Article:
My friend A. whom I complained to said: But then you wouldn’t be you! She seems to think creative potential and following a pattern are mutually exclusive. Not sure if that’s true – what do you think?

Anyway, I doggedly started again, adding some rounds over the weekend, and will continue to pay careful attention as I go now. This was Sunday morning, and to me it does not get much better than this, crochet in bed, tea at my elbow, and my two li’l dudes sleeping at my feet while the sunshine streams through the window.

Have a productive week, everybody!

Finishing Lines

I probably mentioned my impatience with finishing before, and with sewing in particular. It’s not a thing I enjoy – I’m probably what experts call a process crafter, i.e. it’s the knitting and the crochet that comes easily to me, not the finishing part. I blame my crafts teacher in elementary school, who never had anything good to say about my pieces, no matter how hard I tried. There was no pleasing her, and eventually I gave up trying. I remember crocheting the potholder from hell, and I remember we did embroidery. Since then, I’ve never touched a sewing needle again if it could be avoided.

With the crochet I had no choice but exorcise those demons when asked to translate Margaret Hubert’s crochet bible in 2011. I dove right in and found that I could do it so that it looked good now (yay!) and that I enjoyed it, too. That job was a gift, and I’m so grateful.

As you know, I like to knit socks, and I’ve made sweaters for the kids, one for my husband, and a few for myself, too, over the years.

My usual MO is to crochet the seams together, which works really well if you have reasonably clean, tight edges. Since I mostly use smaller needles than required, that is usually the case in my projects. In case of the sweater for my daughter, the pink one you can see at the top of the post, however, it was not. I used a size 3 needle for the very fine 4-ply sock yarn – and had it been socks, I’d have used a 2,5. So, the edges were a little loose, and when I tried to crochet them together it looked awfully hole-y, and absolutely not what I’d imagined. This was back in October. Frustrated, I stashed the almost finished piece away and went and did other things instead.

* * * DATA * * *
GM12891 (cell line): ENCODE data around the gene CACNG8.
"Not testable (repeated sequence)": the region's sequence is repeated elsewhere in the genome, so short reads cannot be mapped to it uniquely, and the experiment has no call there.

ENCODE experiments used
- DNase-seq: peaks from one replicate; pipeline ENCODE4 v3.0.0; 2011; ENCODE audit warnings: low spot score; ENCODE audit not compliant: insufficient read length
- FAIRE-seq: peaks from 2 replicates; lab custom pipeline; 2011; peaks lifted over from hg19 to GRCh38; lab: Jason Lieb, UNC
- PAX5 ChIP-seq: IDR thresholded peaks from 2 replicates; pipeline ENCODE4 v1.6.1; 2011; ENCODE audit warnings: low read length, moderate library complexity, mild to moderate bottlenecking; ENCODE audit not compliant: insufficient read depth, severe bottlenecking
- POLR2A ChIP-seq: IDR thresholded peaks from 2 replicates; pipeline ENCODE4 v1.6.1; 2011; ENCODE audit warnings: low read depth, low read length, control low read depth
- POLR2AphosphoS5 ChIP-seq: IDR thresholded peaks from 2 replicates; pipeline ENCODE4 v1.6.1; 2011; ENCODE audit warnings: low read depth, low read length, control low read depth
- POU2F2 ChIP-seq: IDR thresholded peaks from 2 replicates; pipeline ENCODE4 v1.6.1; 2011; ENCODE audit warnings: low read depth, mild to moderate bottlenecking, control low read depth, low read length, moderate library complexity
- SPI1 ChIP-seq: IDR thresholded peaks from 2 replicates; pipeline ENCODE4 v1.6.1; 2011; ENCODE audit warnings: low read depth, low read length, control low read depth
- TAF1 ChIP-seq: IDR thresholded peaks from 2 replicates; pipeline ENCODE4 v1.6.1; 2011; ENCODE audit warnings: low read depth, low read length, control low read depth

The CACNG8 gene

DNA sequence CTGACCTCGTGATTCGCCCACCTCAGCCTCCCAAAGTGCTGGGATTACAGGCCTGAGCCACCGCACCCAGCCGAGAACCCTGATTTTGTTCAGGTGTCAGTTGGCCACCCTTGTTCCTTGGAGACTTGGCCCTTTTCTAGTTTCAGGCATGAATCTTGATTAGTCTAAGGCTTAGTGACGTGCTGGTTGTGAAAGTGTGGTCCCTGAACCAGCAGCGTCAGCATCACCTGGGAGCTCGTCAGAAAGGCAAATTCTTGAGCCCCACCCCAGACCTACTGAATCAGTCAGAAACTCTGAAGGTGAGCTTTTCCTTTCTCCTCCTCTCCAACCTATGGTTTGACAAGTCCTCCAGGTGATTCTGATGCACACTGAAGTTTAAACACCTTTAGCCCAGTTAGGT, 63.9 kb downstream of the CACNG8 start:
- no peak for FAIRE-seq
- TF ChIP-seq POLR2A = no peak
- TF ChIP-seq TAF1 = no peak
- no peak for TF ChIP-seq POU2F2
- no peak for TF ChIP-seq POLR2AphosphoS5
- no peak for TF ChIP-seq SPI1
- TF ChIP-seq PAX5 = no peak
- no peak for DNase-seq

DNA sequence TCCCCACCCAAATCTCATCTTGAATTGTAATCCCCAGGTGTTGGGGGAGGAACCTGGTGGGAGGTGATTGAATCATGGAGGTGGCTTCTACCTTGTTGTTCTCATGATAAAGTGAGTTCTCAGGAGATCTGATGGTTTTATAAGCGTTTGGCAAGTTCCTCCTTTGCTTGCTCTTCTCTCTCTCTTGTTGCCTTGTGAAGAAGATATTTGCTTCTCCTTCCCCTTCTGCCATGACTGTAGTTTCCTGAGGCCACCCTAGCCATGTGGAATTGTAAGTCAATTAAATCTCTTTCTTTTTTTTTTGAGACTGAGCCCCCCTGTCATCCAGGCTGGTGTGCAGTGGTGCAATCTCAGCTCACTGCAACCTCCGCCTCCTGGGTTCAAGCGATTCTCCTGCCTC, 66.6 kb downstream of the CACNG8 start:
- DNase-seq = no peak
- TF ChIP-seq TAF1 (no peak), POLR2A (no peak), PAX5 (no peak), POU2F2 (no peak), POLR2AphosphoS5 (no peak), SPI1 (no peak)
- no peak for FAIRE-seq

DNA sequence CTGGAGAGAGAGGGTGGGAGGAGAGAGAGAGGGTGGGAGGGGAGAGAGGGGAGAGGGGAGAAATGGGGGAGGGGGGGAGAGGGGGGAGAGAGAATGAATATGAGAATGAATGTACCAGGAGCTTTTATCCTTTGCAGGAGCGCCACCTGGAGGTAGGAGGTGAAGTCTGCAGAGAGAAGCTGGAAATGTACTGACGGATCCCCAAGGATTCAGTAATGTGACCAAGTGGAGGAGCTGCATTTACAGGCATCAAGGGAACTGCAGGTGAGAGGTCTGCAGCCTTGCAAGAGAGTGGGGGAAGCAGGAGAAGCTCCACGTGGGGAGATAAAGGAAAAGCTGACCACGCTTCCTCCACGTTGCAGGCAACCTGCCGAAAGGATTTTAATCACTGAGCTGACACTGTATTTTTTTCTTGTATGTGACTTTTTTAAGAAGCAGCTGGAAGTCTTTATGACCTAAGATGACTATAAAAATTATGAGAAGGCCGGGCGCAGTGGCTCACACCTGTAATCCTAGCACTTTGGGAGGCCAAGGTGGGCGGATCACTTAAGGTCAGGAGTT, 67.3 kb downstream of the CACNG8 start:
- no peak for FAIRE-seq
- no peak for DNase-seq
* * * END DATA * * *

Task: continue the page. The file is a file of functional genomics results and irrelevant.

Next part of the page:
A few weeks ago, I started to research a more professional approach. I found a blog entry that stated boldly that a good neckline could make or break a knit sweater. Ugh. Not very encouraging … but last Friday, after submitting a good chunk of work ahead of time, I gave myself an afternoon off, and sat myself down, determined to learn more. I found an amazing tutorial on YouTube (sorry, English readers, this is in German). And when I put my mind to it, as well as more to the point, my fingers, it actually worked like a charm. The sweater looks really good now, and I’m pleased to have learned a new skill: the wonder that is the mattress stitch.

So I guess I proved my elementary school teacher Mrs E wrong, some 40 years later. Also, I consoled my younger self a little. I wish somebody would have bothered to do that back then. My mom just said that you can’t be good at everything, and moved on. Understandable from her point of view, she saw crafts as something old-fashioned, and boring. But for a child, I feel that is the completely wrong approach. I think the truth is that you actually can be good at anything you really want to learn, if taught the right way. Even my dyslexic son learned how to read and write. Even though they’re both left handed, both my kids learned how to knit and crochet. Even though she finds it a bit dull, my daughter can do math. Both my kids were really lucky with their teachers. It’s so cool to see them grow, learn and try out stuff. Also, by working from home, I bought myself a bit more time for them than many other parents can or do. In the end, I feel it’s so worth it.

The rest of the weekend was spent away from the computer doing stuff I love. I cooked, I baked, I walked the pup and worked on my crochet poncho.

I’m almost done with that now, just another 10 cm or so, and I need to see what I’ll do about a border. I’m considering the pompom edge I’ve made before:

Or I might do something else. Simpler, and less playful, seeing that I’m neither a little girl nor a lampshade. Picots, maybe. We’ll see.

In other news, my daughter went to school this morning for the first time in 4 (four!) months. It was really strange, setting an early alarm yesterday night, and we both felt properly zonked this morning. I’ve been making sandwiches for school for so many years (13, right?) that I could literally do it half asleep (case in point this morning), but we’re all a bit apprehensive as to how long this will actually work (also, why tempt fate like this, but that is another can of worms entirely). Infection numbers are still increasing, and vaccines are not yet available for all age groups, so we’ll have to wait and hang tight until that changes…

And, you need to keep your fingers crossed for the upcoming Big Exams, please. Wednesday and Friday this week, in particular.